Beeswax is produced by honeybees to construct cells in which they raise their brood and store honey and pollen. It has been used for a variety of applications for thousands of years. I’m sure you’ve seen many images of honeycomb throughout the years, but have you ever stopped to think about how complex and fascinating beeswax really is?
Beeswax plays a very important role in the honeybee colony, but it’s also been used by humans for thousands of years, in many different applications. Read through the beeswax facts listed below to gain a new appreciation for beeswax.
- Young worker bees (between 12 and 20 days old) are the main producers of beeswax. They have 8 wax producing glands on their abdomen. Those glands secrete wax in thin sheets called scales. It takes about 1,100 scales to make one gram of wax.
- To produce 1 pound of beeswax, bees must consume 6 – 8 pounds of honey. Considering how much work goes into making honey, that means that beeswax is a valuable commodity.
- For the wax-making bees to secrete wax, the ambient temperature in the hive must be 91 to 97 °F. On cooler days bees achieve the right temperature by clustering around the wax producing bees when they are building comb.
- Beeswax starts off as clear and colorless, but becomes opaque after chewing and the addition of pollen, honey, and propolis.
- Bees reuse old comb by chewing it off and placing it elsewhere.
- The size of the bee’s wax glands depends on it’s age. After many flights, these glands begin to atrophy.
- Most commercial wax is made from cappings. Cappings are the new, thin layer of wax that bees place over their completed honey. Beekeepers must remove the cappings in order to harvest honey.
- There are three main types of beeswax – yellow, white, and beeswax absolute. Yellow beeswax is raw beeswax. White beeswax is yellow beeswax that has been bleached lighter. Beeswax absolute is yellow beeswax that has been treated with alcohol.
- Beeswax never goes bad, but over time it gets a powder called bloom on it. Bloom is a natural process of the oils rising to the surface. While bloom does not affect the way a beeswax candle burns, it is easily removed by rubbing with a soft cloth, or by blowing on them gently with a hair dryer.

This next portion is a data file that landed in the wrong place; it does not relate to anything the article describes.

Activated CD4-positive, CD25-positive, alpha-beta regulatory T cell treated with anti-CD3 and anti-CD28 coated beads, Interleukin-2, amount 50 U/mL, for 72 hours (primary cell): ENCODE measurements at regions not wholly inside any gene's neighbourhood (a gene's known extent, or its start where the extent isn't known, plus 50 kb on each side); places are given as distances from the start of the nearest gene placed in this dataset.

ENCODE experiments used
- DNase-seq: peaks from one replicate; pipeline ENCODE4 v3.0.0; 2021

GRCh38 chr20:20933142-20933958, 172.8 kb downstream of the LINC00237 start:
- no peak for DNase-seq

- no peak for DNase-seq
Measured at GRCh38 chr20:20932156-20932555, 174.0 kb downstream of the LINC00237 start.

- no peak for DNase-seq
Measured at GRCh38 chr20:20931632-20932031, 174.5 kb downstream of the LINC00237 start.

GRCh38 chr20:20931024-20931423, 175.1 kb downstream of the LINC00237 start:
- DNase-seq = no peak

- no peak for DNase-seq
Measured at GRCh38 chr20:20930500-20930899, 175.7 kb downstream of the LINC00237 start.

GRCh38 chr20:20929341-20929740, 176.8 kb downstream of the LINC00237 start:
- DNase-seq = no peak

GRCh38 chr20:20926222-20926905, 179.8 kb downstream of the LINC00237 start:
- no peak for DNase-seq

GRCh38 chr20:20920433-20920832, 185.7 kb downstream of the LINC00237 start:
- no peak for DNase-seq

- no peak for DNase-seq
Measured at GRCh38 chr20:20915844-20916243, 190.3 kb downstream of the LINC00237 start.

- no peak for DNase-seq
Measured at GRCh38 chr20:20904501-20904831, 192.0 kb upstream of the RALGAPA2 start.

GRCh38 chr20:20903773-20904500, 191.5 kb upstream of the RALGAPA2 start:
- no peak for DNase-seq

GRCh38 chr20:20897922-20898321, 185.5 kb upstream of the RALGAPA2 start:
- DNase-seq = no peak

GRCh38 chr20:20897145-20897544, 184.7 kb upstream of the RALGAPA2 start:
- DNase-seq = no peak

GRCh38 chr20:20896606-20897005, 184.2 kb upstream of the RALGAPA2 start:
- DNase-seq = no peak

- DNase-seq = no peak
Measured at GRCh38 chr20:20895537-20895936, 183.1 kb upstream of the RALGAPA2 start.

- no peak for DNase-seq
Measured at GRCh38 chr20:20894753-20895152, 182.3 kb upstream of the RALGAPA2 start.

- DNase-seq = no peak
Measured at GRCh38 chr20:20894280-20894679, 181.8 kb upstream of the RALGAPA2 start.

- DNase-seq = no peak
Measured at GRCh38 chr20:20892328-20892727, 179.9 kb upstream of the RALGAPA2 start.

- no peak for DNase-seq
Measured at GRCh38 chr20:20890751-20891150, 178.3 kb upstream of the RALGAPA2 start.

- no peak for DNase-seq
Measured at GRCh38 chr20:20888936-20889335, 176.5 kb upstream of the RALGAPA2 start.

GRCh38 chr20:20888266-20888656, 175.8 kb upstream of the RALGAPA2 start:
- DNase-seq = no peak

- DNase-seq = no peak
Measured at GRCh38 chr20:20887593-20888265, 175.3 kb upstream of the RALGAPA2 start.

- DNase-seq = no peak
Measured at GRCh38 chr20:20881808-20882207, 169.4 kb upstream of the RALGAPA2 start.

- Honeycomb, the hexagonal cells constructed from beeswax, is edible. The raw honey contained in honeycomb is rich in enzymes and antioxidants. Beeswax contains long-chain fatty acids and alcohols which may boost heart health.
- Beeswax is often used in skincare products because it provides the skin protection, while remaining breathable. Irritated skin can benefit from beeswax as it is anti-inflammatory and antibacterial.
- Ancient Egyptians had many uses for beeswax. It was used in mummification and to seal coffins. Ancient writings were also preserved on papyrus and on cave walls using beeswax.
- As far back as 2,000 years ago, the Chinese used beeswax medicinally and for wound treatment. The Shennong Book of Herbs, a famous Chinese medicinal book praises beeswax for it’s many health and beauty benefits.
- European churches have used beeswax candles since the beginning of Christianity. In fact, the Roman Catholic Church only allowed 100% beeswax candles to be used in the church.
- The pysanka, a Ukrainian Easter egg, uses beeswax for it’s wax-resist method of decorating. Designs are drawn on with beeswax and then painted, resulting in beautiful, detailed eggs.
- Beeswax is used as a natural cover for cheeses. It works well because of it’s low melting point.
- Old furniture, sliding doors, and stuck windows and drawers could all benefit from beeswax, as it is an effective wood lubricant.
- Beeswax crayons are great for young children because they are natural, non-toxic, and more durable than regular crayons.
- The first cosmetic cream was created in in 150 B.C., by Greek physician, Galen of Pergamon . It was made of beeswax, olive oil, and water.
- In recent studies, beeswax has shown antibacterial activity against several bacterial strains.
While honey may get all the attention of bee products, don’t overlook beeswax. Bees put so much work into making beeswax. It’s also amazing how many uses there are for it. From it’s health benefits, food, hobby, and every day applications, beeswax is certainly a gift. These beeswax facts are just the beginning of the many ways beeswax can be used.